When we think of inspiration, we think of a spiritual drive to do the work. This doesn't often parallel with working for pay to cover rent and expenses. 

A good manager, however, can create a cohesive team from a group of people. A group of peers can welcome a new colleague. This creates belonging and esteem: the middle levels of Maslow's hierarchy of needs. We may find that a team or a team's goal may be inspiring. This means that our own self-worth is recognized and valued by our co-workers. This can be a marvelous experience.

What about the bad manager or unhelpful group of colleagues? In this cases, we're forced to make the best of an awkward situation. I think we can do this:

We can search for inspiration at the margins of our work life. 

Can we find some side-bar aspect of the work that leads to some helpful insights? Perhaps there is a chronic problem we can take notes on and -- eventually -- fix. Perhaps someone is less helpful that others, and we can try to understand what would make them less toxic. Perhaps cleaning the break-room fridge is better than complaining about month-old food. (Yuck. But. If things are better, it may be worth it.)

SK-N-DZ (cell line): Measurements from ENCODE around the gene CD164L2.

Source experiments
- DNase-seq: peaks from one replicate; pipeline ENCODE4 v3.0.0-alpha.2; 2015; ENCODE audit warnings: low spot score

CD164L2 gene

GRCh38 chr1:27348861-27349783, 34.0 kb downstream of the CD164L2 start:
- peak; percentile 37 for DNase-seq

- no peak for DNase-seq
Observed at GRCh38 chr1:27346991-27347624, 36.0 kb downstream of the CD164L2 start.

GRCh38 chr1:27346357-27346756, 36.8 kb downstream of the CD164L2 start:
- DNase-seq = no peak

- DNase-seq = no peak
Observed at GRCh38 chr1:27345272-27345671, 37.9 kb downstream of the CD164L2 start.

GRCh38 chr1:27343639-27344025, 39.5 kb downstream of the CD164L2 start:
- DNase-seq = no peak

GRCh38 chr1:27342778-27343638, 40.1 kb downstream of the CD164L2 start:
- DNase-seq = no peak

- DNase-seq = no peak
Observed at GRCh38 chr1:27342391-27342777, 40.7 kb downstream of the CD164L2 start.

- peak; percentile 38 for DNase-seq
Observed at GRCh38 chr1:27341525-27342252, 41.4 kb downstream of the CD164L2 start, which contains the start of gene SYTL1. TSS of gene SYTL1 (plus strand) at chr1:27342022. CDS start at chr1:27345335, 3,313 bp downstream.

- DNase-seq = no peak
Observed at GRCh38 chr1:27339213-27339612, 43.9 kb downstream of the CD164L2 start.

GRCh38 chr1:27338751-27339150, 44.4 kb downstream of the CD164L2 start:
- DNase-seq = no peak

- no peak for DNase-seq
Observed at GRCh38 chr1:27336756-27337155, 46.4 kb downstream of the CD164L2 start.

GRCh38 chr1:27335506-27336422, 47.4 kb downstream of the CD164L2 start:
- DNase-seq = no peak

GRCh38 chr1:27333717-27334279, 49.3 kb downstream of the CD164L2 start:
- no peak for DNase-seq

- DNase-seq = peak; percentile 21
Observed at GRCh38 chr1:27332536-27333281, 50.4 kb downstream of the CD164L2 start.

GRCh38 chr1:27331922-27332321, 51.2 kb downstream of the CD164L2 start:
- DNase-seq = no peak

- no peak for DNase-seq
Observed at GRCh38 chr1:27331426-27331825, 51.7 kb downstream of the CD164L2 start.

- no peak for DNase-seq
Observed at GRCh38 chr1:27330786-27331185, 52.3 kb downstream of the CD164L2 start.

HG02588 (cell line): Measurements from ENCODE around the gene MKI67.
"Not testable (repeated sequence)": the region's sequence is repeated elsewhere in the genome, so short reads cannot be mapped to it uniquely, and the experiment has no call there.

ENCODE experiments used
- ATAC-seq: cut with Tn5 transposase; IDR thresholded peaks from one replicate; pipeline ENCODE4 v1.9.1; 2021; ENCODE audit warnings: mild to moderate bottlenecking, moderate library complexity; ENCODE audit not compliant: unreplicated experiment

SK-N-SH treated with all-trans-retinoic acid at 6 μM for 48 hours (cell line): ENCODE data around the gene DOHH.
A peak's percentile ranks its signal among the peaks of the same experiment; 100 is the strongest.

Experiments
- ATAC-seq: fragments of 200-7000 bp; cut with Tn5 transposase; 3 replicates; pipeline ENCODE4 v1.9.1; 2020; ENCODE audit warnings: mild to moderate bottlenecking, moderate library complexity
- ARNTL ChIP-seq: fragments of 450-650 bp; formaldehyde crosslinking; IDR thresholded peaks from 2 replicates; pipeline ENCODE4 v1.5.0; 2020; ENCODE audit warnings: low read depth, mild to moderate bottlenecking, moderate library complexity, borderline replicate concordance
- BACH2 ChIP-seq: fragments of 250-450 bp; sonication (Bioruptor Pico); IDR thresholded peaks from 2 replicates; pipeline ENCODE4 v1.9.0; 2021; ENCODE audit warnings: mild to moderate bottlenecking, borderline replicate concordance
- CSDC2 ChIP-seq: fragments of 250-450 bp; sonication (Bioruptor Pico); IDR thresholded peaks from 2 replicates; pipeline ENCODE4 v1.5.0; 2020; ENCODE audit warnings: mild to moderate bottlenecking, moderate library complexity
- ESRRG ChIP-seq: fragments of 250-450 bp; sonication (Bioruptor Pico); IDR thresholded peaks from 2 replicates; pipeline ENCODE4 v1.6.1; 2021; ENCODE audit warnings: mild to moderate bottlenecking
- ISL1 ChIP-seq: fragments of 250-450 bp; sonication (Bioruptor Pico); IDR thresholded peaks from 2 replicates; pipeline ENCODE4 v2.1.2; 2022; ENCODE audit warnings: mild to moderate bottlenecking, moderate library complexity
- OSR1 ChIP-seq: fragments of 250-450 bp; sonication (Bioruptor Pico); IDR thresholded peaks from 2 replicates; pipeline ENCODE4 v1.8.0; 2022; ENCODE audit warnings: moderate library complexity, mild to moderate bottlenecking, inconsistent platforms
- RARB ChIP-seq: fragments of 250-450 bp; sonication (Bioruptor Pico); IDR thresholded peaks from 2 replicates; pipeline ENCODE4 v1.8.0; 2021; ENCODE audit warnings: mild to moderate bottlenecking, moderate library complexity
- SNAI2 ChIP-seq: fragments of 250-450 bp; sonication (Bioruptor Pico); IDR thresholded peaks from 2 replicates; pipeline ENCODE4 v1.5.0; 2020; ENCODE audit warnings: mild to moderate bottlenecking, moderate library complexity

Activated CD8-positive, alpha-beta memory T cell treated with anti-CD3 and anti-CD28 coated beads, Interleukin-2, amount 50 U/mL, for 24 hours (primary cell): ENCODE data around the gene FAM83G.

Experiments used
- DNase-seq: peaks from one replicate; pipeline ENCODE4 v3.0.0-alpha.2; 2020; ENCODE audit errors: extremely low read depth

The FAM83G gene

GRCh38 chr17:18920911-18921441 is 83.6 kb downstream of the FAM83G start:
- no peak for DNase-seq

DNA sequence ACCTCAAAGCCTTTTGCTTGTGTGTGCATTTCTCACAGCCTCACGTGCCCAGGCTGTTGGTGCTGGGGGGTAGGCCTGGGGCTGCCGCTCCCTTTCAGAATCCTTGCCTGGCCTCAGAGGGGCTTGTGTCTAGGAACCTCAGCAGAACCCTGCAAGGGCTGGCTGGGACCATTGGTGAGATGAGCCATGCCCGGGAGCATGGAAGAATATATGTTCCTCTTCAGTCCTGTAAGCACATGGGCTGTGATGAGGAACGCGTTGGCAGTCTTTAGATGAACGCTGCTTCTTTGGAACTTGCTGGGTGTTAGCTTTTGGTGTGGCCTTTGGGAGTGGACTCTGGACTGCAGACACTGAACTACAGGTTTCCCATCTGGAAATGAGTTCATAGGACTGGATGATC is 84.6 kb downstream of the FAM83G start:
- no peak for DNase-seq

For years, I had an aspiration to write about software development. To further this dream, I started taking more and more careful notes of projects I was on. In the era before the World Wide Web, publication was difficult, but not impossible. I wrote small articles for technical magazines; this effort was something that inspired me to work with customers who were inept and had horrible, horrible problems. I liked the awful customers because it provided me good examples of things that should not be done.

At the end of a horrible project, I'd have a good anecdote for what not to do.